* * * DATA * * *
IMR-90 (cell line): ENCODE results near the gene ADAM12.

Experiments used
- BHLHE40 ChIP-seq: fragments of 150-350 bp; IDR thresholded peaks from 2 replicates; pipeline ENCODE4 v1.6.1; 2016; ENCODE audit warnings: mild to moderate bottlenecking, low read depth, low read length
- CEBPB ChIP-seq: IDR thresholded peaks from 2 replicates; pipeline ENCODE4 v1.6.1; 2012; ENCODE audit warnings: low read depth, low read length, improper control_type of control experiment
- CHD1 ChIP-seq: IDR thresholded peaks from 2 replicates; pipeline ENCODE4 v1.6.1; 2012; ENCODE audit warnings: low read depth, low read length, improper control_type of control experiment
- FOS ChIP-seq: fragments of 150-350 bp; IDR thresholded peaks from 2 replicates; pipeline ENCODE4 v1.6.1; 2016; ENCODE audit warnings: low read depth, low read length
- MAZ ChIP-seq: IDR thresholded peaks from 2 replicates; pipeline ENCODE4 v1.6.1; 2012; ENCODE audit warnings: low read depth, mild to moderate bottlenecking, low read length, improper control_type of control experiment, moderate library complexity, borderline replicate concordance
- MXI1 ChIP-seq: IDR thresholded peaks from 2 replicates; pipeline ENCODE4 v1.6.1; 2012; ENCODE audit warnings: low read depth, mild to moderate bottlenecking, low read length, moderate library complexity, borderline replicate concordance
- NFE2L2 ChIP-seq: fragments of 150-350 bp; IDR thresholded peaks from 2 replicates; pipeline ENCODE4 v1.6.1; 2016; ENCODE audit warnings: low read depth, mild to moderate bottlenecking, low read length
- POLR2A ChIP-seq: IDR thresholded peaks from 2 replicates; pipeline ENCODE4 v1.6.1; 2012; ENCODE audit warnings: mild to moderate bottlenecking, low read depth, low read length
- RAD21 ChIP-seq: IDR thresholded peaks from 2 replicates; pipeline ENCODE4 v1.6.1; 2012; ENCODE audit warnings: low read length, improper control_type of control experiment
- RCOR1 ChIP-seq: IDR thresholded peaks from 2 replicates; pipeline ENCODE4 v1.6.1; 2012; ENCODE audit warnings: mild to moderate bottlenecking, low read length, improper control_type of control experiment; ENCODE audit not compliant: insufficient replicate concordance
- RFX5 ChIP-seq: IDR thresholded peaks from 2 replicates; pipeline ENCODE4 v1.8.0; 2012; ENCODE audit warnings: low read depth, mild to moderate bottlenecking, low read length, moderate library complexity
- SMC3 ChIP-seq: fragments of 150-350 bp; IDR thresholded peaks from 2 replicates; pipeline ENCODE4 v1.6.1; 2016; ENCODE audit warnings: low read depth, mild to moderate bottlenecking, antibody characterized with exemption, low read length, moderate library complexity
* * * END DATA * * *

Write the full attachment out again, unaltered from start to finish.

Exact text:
IMR-90 (cell line): ENCODE results near the gene ADAM12.

Experiments used
- BHLHE40 ChIP-seq: fragments of 150-350 bp; IDR thresholded peaks from 2 replicates; pipeline ENCODE4 v1.6.1; 2016; ENCODE audit warnings: mild to moderate bottlenecking, low read depth, low read length
- CEBPB ChIP-seq: IDR thresholded peaks from 2 replicates; pipeline ENCODE4 v1.6.1; 2012; ENCODE audit warnings: low read depth, low read length, improper control_type of control experiment
- CHD1 ChIP-seq: IDR thresholded peaks from 2 replicates; pipeline ENCODE4 v1.6.1; 2012; ENCODE audit warnings: low read depth, low read length, improper control_type of control experiment
- FOS ChIP-seq: fragments of 150-350 bp; IDR thresholded peaks from 2 replicates; pipeline ENCODE4 v1.6.1; 2016; ENCODE audit warnings: low read depth, low read length
- MAZ ChIP-seq: IDR thresholded peaks from 2 replicates; pipeline ENCODE4 v1.6.1; 2012; ENCODE audit warnings: low read depth, mild to moderate bottlenecking, low read length, improper control_type of control experiment, moderate library complexity, borderline replicate concordance
- MXI1 ChIP-seq: IDR thresholded peaks from 2 replicates; pipeline ENCODE4 v1.6.1; 2012; ENCODE audit warnings: low read depth, mild to moderate bottlenecking, low read length, moderate library complexity, borderline replicate concordance
- NFE2L2 ChIP-seq: fragments of 150-350 bp; IDR thresholded peaks from 2 replicates; pipeline ENCODE4 v1.6.1; 2016; ENCODE audit warnings: low read depth, mild to moderate bottlenecking, low read length
- POLR2A ChIP-seq: IDR thresholded peaks from 2 replicates; pipeline ENCODE4 v1.6.1; 2012; ENCODE audit warnings: mild to moderate bottlenecking, low read depth, low read length
- RAD21 ChIP-seq: IDR thresholded peaks from 2 replicates; pipeline ENCODE4 v1.6.1; 2012; ENCODE audit warnings: low read length, improper control_type of control experiment
- RCOR1 ChIP-seq: IDR thresholded peaks from 2 replicates; pipeline ENCODE4 v1.6.1; 2012; ENCODE audit warnings: mild to moderate bottlenecking, low read length, improper control_type of control experiment; ENCODE audit not compliant: insufficient replicate concordance
- RFX5 ChIP-seq: IDR thresholded peaks from 2 replicates; pipeline ENCODE4 v1.8.0; 2012; ENCODE audit warnings: low read depth, mild to moderate bottlenecking, low read length, moderate library complexity
- SMC3 ChIP-seq: fragments of 150-350 bp; IDR thresholded peaks from 2 replicates; pipeline ENCODE4 v1.6.1; 2016; ENCODE audit warnings: low read depth, mild to moderate bottlenecking, antibody characterized with exemption, low read length, moderate library complexity